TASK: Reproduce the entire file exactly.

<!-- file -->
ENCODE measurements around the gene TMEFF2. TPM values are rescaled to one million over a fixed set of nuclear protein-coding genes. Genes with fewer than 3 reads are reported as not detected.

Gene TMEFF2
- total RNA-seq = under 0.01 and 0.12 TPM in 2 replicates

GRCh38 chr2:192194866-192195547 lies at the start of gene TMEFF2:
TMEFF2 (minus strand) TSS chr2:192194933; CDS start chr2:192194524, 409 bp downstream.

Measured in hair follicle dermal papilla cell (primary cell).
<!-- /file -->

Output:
ENCODE measurements around the gene TMEFF2. TPM values are rescaled to one million over a fixed set of nuclear protein-coding genes. Genes with fewer than 3 reads are reported as not detected.

Gene TMEFF2
- total RNA-seq = under 0.01 and 0.12 TPM in 2 replicates

GRCh38 chr2:192194866-192195547 lies at the start of gene TMEFF2:
TMEFF2 (minus strand) TSS chr2:192194933; CDS start chr2:192194524, 409 bp downstream.

Measured in hair follicle dermal papilla cell (primary cell).